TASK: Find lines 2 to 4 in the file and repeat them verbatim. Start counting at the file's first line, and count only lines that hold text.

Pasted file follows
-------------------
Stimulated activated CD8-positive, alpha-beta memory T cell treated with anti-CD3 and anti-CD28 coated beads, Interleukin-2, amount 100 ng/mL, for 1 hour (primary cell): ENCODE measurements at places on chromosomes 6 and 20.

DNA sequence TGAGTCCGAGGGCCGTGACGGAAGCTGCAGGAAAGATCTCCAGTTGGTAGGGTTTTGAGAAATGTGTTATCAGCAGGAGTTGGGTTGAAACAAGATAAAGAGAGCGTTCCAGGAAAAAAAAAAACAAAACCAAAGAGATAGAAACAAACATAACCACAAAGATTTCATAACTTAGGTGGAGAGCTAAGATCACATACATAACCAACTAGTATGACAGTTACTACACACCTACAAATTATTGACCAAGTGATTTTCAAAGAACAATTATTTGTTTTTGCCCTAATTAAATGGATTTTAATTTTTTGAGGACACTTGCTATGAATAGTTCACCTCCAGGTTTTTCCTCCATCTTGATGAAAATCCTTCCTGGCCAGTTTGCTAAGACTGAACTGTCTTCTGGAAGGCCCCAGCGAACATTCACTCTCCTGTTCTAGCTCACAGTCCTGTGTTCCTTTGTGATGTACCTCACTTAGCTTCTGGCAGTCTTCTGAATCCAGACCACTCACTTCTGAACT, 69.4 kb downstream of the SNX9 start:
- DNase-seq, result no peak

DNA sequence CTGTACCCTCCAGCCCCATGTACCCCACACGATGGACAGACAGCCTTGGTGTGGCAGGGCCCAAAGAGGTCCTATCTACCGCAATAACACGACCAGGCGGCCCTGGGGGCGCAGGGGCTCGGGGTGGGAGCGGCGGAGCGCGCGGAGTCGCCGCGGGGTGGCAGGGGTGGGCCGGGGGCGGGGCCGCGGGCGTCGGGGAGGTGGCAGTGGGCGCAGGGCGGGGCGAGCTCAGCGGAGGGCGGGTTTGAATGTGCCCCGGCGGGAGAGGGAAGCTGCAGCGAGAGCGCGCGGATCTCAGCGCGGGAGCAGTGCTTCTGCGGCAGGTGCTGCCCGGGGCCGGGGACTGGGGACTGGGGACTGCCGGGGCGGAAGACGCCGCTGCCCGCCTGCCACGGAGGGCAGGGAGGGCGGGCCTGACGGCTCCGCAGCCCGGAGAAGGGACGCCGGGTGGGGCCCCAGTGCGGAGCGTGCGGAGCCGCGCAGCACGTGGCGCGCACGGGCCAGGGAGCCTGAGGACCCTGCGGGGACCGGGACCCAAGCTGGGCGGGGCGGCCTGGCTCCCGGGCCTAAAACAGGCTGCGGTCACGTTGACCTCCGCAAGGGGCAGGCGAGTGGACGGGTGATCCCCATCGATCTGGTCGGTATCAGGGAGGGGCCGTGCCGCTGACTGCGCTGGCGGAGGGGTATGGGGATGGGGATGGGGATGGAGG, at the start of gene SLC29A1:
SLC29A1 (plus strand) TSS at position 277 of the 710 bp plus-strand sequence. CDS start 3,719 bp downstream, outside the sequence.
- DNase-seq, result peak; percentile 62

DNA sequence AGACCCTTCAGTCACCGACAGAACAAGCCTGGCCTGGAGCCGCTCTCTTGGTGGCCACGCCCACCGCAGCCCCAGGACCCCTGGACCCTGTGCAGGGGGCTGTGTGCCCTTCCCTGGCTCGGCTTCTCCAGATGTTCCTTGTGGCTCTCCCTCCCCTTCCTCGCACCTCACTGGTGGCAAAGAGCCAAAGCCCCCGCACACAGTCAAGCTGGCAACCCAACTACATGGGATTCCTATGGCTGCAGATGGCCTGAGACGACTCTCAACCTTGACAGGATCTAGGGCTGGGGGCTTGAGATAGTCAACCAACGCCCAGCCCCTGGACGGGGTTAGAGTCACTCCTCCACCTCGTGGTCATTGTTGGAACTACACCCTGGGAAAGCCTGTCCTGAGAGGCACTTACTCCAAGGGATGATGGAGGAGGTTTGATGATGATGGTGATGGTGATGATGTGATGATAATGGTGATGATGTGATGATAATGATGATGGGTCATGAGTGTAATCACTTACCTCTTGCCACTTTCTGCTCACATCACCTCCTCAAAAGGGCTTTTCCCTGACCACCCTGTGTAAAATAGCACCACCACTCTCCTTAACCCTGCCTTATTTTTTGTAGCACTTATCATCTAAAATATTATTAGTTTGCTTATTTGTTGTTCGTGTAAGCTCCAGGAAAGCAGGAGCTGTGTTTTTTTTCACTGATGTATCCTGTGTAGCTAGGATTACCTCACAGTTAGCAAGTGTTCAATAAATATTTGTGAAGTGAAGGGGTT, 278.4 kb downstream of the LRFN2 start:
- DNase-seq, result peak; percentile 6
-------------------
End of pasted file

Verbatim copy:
DNA sequence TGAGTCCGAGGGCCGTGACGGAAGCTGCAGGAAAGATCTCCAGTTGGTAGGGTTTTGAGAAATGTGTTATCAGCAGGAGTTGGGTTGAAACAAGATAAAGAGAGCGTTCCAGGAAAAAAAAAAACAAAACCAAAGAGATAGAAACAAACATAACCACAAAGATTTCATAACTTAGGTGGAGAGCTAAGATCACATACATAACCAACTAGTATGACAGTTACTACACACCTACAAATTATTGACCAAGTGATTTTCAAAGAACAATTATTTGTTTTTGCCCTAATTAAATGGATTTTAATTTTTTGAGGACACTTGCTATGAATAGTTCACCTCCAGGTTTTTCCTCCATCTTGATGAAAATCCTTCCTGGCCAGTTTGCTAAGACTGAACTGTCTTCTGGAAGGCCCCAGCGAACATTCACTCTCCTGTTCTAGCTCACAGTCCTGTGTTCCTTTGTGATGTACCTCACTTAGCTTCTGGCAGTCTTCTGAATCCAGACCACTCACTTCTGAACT, 69.4 kb downstream of the SNX9 start:
- DNase-seq, result no peak

DNA sequence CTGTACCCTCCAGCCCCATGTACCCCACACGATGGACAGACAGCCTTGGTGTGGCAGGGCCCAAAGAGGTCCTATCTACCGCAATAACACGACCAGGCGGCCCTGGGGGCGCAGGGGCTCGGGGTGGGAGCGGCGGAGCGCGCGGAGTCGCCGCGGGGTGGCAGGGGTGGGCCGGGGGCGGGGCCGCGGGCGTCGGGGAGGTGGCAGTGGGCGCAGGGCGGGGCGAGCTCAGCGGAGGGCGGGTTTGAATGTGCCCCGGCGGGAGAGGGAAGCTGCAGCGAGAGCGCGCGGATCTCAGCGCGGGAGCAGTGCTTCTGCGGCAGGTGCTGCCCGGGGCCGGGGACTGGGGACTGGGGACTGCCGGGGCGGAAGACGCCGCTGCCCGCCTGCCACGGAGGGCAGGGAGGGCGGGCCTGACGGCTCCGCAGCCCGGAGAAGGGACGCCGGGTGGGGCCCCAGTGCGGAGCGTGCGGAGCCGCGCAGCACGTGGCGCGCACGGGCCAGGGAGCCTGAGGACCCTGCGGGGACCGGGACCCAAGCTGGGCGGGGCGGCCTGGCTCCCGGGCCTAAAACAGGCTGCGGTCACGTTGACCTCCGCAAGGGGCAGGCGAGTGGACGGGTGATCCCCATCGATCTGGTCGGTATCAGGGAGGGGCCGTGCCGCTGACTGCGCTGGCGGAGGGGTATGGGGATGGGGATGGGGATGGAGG, at the start of gene SLC29A1: